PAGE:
Tuesday, October 30, 2007

A small dose of karma

Found at Alternet:
On Friday Donald Rumsfeld arrived in France to give a speech - but he had to leave via a back door that went directly into the US Embassy and then quickly scampered out of the country. Why? He was afraid French prosecutors would act on an indictment brought by the Center for Constitutional Rights, the International Federation for Human Rights and several other NGOs.
The criminal complaint states that because of the failure of authorities in the United States and Iraq to launch any independent investigation into the responsibility of Rumsfeld and other high-level U.S. officials for torture despite a documented paper trail and government memos implicating them in direct as well as command responsibility for torture - and because the U.S. has refused to join the International Criminal Court - it is the legal obligation of states such as France to take up the case.
In this case, charges are brought under the 1984 Convention against Torture, ratified by both the United States and France, which has been used in France in previous torture cases.

While Rumsfeld had apparently gotten out of France before an arrest, the case can be prosecuted since he was in the country when it was filed. As Larry Johnson notes:

One thing is certain, Rummy is now part of an exclusive but growing club of Amcits who face legal peril in foreign lands because they participated (allegedly) in some kind of torture, disappearance, or other violation of international human rights. That means he won't be going on any foreign junkets. Once outside the safe confines of the United States he can be snatched up and hauled off to France to face questioning.

You can listen to an interview with the attorney's bringing the charge at Democracy Now and follow the case at the site for the International Federation for Human Rights. CCR is asking everyone to fax or call the French prosecutors and ask them to bring Rummy to justice - please take a minute to do so.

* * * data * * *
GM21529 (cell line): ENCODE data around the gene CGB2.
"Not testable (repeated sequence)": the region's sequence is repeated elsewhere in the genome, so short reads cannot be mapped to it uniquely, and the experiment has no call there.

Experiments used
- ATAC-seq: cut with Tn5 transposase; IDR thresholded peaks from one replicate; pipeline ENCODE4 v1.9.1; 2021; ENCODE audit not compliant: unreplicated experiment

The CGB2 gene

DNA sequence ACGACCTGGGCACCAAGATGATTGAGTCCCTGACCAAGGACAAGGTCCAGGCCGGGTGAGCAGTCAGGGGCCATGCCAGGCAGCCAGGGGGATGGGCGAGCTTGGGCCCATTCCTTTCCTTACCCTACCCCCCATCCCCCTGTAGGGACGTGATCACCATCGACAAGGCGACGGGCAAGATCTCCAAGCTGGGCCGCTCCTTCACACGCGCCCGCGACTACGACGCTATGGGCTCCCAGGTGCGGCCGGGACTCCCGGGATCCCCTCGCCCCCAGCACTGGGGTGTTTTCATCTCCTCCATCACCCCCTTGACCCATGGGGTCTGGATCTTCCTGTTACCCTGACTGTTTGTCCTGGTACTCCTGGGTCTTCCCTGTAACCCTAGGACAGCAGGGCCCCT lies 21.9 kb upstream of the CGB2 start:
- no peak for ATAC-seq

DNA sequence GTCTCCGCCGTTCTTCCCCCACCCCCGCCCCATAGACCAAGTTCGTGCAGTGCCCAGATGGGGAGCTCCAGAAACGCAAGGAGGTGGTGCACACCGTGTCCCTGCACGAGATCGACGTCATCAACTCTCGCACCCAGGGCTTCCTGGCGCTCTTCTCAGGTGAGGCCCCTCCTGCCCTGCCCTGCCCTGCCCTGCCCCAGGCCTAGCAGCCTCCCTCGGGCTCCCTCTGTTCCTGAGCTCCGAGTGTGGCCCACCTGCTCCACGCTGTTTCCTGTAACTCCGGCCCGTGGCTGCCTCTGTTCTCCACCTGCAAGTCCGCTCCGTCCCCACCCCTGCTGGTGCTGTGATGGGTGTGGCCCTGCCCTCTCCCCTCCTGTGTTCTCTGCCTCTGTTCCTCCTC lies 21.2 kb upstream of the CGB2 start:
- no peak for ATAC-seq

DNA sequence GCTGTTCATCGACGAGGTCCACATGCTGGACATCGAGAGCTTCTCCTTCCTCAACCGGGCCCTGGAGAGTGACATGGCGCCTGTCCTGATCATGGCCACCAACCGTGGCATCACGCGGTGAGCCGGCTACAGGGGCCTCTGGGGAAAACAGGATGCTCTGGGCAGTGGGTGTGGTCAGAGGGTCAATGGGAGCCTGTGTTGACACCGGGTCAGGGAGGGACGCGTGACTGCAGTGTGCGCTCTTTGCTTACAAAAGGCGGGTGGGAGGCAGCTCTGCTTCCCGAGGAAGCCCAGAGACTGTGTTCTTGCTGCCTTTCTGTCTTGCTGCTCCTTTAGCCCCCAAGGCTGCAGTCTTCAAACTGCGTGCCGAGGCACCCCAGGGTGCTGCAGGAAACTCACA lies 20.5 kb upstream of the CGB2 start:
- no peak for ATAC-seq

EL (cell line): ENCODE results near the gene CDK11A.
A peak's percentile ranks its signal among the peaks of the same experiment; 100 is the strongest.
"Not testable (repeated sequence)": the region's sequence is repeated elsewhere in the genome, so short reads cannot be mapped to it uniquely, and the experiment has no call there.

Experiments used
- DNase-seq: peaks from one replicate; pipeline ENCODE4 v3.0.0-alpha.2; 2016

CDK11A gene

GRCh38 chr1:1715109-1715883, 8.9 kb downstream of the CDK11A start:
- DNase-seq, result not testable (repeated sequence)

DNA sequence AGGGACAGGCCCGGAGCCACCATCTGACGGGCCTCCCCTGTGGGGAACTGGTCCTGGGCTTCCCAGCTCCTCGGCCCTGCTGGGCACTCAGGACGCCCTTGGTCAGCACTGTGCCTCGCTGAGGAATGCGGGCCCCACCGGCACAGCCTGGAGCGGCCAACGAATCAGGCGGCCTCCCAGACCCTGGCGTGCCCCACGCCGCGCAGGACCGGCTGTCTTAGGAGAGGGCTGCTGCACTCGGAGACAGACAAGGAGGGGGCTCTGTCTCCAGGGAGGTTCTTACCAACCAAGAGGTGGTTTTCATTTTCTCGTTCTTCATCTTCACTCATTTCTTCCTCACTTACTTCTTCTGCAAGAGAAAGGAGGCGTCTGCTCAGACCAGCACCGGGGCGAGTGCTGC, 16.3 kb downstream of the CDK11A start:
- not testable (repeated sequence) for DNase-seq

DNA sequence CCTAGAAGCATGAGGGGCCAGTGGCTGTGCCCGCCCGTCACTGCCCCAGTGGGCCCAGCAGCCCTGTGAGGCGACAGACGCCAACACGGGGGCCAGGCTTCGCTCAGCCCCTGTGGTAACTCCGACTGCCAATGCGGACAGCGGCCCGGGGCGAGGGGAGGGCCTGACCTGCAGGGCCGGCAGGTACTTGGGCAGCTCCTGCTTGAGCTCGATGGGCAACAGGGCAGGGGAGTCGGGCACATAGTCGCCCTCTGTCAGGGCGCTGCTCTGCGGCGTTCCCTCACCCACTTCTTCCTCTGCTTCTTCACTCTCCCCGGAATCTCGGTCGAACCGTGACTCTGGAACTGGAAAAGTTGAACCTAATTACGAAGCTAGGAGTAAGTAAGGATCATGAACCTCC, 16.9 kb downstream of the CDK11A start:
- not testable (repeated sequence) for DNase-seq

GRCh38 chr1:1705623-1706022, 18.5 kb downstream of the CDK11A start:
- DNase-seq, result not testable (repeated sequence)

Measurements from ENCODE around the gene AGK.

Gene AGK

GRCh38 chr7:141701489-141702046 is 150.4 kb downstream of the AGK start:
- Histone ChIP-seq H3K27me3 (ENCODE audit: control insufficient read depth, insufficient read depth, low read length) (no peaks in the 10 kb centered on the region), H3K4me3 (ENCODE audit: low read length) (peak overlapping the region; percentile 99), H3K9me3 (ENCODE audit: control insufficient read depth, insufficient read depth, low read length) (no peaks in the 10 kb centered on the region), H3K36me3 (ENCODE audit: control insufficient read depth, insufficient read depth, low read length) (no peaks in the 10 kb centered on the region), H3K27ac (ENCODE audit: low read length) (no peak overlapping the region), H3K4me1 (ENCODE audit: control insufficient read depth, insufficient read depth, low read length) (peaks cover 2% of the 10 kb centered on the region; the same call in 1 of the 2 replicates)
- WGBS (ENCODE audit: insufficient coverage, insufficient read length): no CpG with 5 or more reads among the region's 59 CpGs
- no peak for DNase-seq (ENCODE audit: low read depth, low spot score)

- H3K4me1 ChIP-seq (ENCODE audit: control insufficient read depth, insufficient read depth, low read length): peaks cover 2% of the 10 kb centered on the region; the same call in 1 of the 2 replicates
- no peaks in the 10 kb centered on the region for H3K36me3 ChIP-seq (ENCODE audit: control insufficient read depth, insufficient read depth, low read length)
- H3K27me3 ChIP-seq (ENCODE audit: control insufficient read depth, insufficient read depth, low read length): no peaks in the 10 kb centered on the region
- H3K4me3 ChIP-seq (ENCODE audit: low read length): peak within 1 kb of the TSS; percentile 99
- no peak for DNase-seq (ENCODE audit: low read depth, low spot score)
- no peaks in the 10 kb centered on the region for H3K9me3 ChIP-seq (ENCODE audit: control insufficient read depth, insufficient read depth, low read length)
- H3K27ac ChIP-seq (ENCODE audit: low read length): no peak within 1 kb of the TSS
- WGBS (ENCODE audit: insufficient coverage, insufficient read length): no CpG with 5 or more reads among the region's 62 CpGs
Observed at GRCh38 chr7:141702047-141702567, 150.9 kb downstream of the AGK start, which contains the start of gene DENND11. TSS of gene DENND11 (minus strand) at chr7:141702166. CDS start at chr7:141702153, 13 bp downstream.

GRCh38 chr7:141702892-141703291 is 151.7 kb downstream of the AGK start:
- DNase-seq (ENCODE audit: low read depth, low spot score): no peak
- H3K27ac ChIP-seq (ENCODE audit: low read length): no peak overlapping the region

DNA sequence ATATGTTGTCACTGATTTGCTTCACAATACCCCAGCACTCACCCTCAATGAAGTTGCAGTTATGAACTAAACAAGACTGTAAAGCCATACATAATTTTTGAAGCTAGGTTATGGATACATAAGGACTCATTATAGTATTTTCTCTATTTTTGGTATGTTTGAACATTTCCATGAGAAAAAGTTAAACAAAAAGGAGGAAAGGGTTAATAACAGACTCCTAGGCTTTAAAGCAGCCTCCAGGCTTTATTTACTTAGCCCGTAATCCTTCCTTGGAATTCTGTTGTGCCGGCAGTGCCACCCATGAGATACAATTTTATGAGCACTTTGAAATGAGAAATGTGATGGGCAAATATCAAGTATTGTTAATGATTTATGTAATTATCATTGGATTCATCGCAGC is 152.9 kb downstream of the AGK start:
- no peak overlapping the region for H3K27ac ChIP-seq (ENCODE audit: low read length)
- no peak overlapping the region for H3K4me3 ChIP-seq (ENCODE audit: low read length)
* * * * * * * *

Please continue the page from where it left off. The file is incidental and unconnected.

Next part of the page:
While Rumsfeld was playing hide and seek with French law, children in Iraq are not playing at all - in fact, this week the UN news service IRIN reported that children are being held in Iraqi prisons - and they too are being tortured:

"Children are being treated as adults in Iraqi prisons and our investigations have shown that they are being abused and tortured," said Khalid Rabia'a, a spokesman for the Prisoners' Association for Justice (PAJ).
"Our investigation started after families brought their five sons to our organisation looking for psychological help for their children who were recently released from prison, and what we found out was shocking," Rabia'a added.
(snip)
"The five children showed signs of torture all over their bodies. Three had marks of cigarettes burns over their legs and one couldn't speak as the shock sessions affected his conversation," Rabia'a said. "It is against international law that protects children and we call for interventions in all Iraqi prisons to save the lives of these children."
(snip)
However, another senior official from the ministry, who requested anonymity and who has been supplying the NGO with daily updates, told IRIN that every Iraqi prison is holding at least 20 children and they are all suffering abuse.
Rabia'a said the NGO had informants in many Iraqi prisons but since they did not want to be named, they could not go to court and prove the abuses were taking place.
At least 220 children are believed to be held in Iraqi prisons. IRIN requested permission to visit the prisons said to be holding child prisoners but the request was denied.

Along with ongoing coverage of this horror, GorillasGuides has links to a new and important book, Administration of Torture: A Documentary Record from Washington to Abu Ghraib and Beyond scheduled for publication in early November.

Although I don't hold out much hope that the architects of what are arguably this decade's worst human rights abuses will ever have to truly answer for their crimes, there at least is some hope that they will discover that it is now too "hot" outside of the confines of the US to travel freely. Folks like Rummy thrive on being "Big Important People". To find their opportunities to preen in front of fawning audiences and cameras severely limited will no doubt be an unpleasant experience. Their "pain" is and for the foreseeable future will be nothing compared to what is going on in the prisons run either directly by the US or by its puppet regime. The painful consequences of what was cooked up in the White House and aided and abetted by most of Congress (and of course the various flavor of the month propagandists euphemistically referred to as journalists and commentators) are being felt by even the youngest Iraqis to this day. That will certainly not be forgotten by those who have been our government's victims, nor will it be forgotten by people of conscience.

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